As ZUKI’s projects and administrative workload grew, they reached out to me asking me to provide technical consultation and build an environment that will support ZUKI’s evolving needs around managing and sharing data. Being an expert in Microsoft products and a long time Microsoft Access MVP (Most Valuable Professional), I built a solution based on Microsoft products and services that addressed ZUKI’s needs and kept costs to a minimum.

Microsoft provides ZUKI with the right technology at no cost. As an officially recognized charity (sealed by the government of Austria), ZUKI qualifies for the Office 365 Nonprofit plan, which provides us SharePoint Online and other tools for free. As ZUKI grows and continues to do great things, cost of management remains around one percent which is crucial for our credibility and success in fundraising.

 

To accomplish this remarkabe efficiency, ZUKI uses a Microsoft Access database application that provides them with a user interface to easily work with their data. ZUKI uses SharePoint Online as a backend for data storage, which lets us collaborate and work against the most up-to-date data.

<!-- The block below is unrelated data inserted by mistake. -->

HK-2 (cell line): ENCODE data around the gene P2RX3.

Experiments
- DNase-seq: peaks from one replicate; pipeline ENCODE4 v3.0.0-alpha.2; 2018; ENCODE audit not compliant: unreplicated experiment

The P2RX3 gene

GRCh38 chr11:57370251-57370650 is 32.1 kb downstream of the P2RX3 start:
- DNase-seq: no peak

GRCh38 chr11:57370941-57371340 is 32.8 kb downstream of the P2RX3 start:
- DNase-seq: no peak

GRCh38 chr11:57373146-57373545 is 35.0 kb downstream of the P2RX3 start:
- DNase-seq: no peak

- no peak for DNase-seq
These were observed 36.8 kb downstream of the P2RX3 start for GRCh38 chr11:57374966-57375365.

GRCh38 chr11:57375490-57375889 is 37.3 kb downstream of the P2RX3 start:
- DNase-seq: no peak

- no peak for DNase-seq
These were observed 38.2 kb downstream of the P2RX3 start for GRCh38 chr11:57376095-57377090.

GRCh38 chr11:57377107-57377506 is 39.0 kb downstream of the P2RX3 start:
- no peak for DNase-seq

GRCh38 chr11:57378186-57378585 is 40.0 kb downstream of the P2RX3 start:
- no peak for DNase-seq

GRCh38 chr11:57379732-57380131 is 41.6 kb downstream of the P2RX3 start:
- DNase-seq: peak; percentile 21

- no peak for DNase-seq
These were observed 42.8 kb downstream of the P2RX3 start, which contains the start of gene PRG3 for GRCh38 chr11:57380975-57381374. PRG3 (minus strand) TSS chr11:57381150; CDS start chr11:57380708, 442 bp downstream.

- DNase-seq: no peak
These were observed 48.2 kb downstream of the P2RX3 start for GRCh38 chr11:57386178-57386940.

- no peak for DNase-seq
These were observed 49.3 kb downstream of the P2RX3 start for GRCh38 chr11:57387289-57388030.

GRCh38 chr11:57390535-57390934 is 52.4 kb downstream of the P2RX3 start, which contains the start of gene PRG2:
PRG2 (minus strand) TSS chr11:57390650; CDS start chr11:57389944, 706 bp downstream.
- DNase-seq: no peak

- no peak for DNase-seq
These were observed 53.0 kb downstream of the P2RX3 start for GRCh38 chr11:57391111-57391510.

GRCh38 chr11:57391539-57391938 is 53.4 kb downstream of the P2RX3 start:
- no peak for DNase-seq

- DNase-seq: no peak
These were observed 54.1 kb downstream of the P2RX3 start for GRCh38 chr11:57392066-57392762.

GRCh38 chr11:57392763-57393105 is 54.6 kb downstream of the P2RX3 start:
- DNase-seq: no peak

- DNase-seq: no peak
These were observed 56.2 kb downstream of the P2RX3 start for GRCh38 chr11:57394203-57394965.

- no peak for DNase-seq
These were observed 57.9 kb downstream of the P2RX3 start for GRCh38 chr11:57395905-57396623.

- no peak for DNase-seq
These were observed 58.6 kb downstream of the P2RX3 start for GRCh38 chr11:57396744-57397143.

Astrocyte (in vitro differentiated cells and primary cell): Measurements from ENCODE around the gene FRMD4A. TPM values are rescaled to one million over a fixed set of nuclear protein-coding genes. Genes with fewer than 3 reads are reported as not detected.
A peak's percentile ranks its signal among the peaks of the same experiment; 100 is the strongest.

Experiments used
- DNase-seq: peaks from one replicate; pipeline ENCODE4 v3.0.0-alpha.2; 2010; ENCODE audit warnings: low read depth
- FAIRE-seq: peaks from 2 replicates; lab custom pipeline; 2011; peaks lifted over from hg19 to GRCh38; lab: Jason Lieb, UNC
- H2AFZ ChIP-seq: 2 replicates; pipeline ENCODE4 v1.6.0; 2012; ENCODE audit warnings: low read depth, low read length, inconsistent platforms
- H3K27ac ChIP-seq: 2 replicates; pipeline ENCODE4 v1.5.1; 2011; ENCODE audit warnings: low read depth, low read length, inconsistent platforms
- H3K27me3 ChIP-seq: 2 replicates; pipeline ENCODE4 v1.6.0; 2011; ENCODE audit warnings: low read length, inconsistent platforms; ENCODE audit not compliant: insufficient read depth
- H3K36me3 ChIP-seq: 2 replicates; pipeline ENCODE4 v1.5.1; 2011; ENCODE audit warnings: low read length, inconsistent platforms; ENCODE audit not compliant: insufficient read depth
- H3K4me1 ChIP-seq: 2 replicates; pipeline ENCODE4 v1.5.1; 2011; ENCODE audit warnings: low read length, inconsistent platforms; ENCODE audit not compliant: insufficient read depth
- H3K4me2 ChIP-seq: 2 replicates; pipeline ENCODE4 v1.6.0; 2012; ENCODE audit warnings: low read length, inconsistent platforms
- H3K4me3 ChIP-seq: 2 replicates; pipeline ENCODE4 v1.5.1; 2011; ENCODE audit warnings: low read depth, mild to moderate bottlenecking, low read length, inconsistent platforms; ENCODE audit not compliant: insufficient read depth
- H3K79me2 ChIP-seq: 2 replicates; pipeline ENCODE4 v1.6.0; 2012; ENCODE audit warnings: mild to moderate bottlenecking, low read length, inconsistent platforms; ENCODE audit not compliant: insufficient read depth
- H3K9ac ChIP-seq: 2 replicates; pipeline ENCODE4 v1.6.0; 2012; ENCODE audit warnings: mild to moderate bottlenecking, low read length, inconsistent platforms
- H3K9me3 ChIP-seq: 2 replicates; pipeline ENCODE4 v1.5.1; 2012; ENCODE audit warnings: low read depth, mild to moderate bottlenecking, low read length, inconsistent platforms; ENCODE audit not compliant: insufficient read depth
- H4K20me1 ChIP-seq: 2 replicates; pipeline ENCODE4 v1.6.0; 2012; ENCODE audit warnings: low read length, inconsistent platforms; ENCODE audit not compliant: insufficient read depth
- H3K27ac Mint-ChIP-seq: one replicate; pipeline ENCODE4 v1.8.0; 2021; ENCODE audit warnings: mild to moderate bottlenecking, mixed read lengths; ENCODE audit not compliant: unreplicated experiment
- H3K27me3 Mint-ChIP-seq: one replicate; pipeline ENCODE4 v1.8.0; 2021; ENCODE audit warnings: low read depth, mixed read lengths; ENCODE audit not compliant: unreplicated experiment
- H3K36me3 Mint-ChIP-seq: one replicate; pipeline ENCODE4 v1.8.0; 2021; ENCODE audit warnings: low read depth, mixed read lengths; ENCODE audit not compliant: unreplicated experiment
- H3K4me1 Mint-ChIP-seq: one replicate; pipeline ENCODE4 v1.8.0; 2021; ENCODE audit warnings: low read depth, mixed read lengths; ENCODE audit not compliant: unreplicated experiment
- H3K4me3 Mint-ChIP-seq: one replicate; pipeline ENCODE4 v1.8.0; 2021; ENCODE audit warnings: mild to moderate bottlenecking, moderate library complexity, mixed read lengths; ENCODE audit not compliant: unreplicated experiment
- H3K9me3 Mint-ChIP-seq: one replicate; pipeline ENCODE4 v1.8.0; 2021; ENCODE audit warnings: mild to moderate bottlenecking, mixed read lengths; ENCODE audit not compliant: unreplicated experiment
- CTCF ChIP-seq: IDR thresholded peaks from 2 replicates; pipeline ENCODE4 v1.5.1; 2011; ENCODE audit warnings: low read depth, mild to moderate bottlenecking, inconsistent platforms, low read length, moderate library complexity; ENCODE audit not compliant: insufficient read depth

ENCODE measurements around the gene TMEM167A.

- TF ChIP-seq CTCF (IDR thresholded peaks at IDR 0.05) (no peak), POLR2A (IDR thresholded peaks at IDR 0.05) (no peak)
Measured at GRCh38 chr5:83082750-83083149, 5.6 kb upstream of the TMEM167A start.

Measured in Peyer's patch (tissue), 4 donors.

ZUKI_05_Access_UI_Form_Donors_Details.jpg Microsoft Access Form – Donor’s Details

 

Using Access as a frontend and SharePoint Online as backend also supports cases where we need to work offline, as Access caches information until we regain internet connectivity. Additionally, Access integration with Microsoft Excel is a great advantage for us, as we use Excel for additional reporting and data entry in the field.
We are proud that the cost of running this solution is almost zero for ZUKI. Our donors can be sure that all their money is used for those free places and the future of children in India.

Related links:

ZUKI website

ZUKI on Facebook

Microsoft Office 365 plans for nonprofits

 

About the authorKarl_Donaubauer_2.jpg

 Karl Donaubauer is a database developer, consultant, author, conference organizer and speaker based in Vienna, Austria. He works for clients in several European countries, runs the most popular Access website in Europe and has been a Microsoft Access MVP since 1998.